Collaborators of the project are Marilyn Ray, Ph.D., emeritus professor in FAU’s College of Nursing and a retired colonel in the U. S. Air Force; Kathi Harvey, D.N.P., an assistant professor in FAU’s College of Nursing who is an experienced primary care clinician providing care to medically underserved populations; and Matthew Patterson, MBA, an Iraq war veteran. M. A. Potter, D.N.P., a colonel in the U. S. Air Force, who is an expert in veteran primary care and military leadership will serve as a consultant on the project.
With this award, BSN veteran students will receive stipends, enriched curricula, and a 180-hour clinical immersion experience in a community-based primary care setting. In addition, RNs working in primary care and faculty in FAU’s College of Nursing will receive professional development training focused on veterans and primary care.
“Nurses who have served in the military themselves are uniquely positioned to care for other veterans and truly understand their specific needs,” said Marlaine Smith, Ph.D., dean of FAU’s College of Nursing. “This important grant from the U.S. Department of Health and Human Services will ensure that Dr. King, her collaborators, and all of our academic partners continue their exceptional work to provide primary care services to our veterans.”
This project is supported by HRSA of the U.S. Department of Health and Human Services (HHS) as part of an award totaling $1.5 million. The contents are those of the author(s) and do not necessarily represent the official views of, nor an endorsement, by HRSA, HHS or the U.S. Government.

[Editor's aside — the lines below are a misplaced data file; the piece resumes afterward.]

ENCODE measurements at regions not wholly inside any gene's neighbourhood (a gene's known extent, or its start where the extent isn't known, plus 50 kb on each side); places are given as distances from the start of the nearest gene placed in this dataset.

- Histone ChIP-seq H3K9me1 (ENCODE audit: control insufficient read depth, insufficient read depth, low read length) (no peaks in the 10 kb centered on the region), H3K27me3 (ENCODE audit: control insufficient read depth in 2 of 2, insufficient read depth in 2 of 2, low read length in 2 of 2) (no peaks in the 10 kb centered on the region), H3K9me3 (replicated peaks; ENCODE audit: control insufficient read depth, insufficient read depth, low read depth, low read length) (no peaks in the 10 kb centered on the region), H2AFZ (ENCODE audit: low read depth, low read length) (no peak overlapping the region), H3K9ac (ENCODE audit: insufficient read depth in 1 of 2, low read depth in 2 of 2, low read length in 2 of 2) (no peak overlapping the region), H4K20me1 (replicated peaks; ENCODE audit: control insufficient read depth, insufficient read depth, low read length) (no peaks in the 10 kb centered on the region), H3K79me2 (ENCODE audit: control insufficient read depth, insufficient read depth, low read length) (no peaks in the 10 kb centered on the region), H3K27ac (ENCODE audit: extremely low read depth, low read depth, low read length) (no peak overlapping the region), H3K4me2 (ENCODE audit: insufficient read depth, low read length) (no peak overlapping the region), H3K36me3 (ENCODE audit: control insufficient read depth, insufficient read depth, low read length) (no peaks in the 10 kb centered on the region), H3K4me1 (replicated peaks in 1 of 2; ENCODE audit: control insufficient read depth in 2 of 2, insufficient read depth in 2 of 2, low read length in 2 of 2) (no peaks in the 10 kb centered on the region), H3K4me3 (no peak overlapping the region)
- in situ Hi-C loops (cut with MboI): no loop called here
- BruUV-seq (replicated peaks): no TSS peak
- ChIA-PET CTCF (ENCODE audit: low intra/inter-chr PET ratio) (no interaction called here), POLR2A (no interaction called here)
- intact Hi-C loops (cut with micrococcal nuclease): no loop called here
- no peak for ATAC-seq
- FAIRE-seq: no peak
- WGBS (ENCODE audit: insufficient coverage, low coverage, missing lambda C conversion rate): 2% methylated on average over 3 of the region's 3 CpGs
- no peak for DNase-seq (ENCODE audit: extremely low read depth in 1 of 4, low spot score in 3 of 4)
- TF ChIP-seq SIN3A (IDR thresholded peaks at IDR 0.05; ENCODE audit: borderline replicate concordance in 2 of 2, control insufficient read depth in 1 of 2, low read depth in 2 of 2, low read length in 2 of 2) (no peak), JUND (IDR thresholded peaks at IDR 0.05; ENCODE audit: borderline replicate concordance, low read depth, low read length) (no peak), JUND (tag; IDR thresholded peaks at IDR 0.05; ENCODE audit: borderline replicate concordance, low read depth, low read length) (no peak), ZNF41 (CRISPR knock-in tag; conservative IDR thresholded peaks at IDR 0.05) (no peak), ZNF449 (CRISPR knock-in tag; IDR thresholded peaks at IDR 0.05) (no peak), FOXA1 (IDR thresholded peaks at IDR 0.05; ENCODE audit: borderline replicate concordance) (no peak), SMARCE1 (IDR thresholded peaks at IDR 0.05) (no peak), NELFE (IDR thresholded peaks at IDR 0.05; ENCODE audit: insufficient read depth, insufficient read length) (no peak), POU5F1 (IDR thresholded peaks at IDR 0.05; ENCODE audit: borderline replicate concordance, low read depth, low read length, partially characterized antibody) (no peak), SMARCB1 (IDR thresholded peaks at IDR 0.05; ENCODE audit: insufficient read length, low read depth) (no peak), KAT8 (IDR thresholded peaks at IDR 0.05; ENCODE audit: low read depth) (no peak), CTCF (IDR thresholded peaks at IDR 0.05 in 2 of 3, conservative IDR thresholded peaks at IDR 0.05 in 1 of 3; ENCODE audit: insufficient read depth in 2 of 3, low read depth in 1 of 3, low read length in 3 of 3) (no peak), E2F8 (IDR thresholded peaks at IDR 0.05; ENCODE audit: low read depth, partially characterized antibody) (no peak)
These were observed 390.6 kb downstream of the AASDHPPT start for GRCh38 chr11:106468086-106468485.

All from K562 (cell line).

About the Christine E. Lynn College of Nursing:
FAU’s Christine E. Lynn College of Nursing is nationally and internationally known for its excellence and philosophy of caring science. The college is ranked No.1 in online graduate nursing programs in Florida and No. 23 in the nation by U.S. News and World Report. In 2017, with a 100 percent pass rate on the National Council Licensure Examination for Registered Nurses (NCLEX-RN®), FAU BSN graduates, first-time test takers, ranked among the highest (No.1) in Florida and the United States. FAU’s Christine E. Lynn College of Nursing is fully accredited by the Commission on Collegiate Nursing Education (CCNE). For more information, visit nursing.fau.edu.
About Florida Atlantic University:
Florida Atlantic University, established in 1961, officially opened its doors in 1964 as the fifth public university in Florida. Today, the University, with an annual economic impact of $6.3 billion, serves more than 30,000 undergraduate and graduate students at sites throughout its six-county service region in southeast Florida. FAU’s world-class teaching and research faculty serves students through 10 colleges: the Dorothy F. Schmidt College of Arts and Letters, the College of Business, the College for Design and Social Inquiry, the College of Education, the College of Engineering and Computer Science, the Graduate College, the Harriet L. Wilkes Honors College, the Charles E. Schmidt College of Medicine, the Christine E. Lynn College of Nursing and the Charles E. Schmidt College of Science. FAU is ranked as a High Research Activity institution by the Carnegie Foundation for the Advancement of Teaching. The University is placing special focus on the rapid development of critical areas that form the basis of its strategic plan: Healthy aging, biotech, coastal and marine issues, neuroscience, regenerative medicine, informatics, lifespan and the environment. These areas provide opportunities for faculty and students to build upon FAU’s existing strengths in research and scholarship. For more information, visit http://www.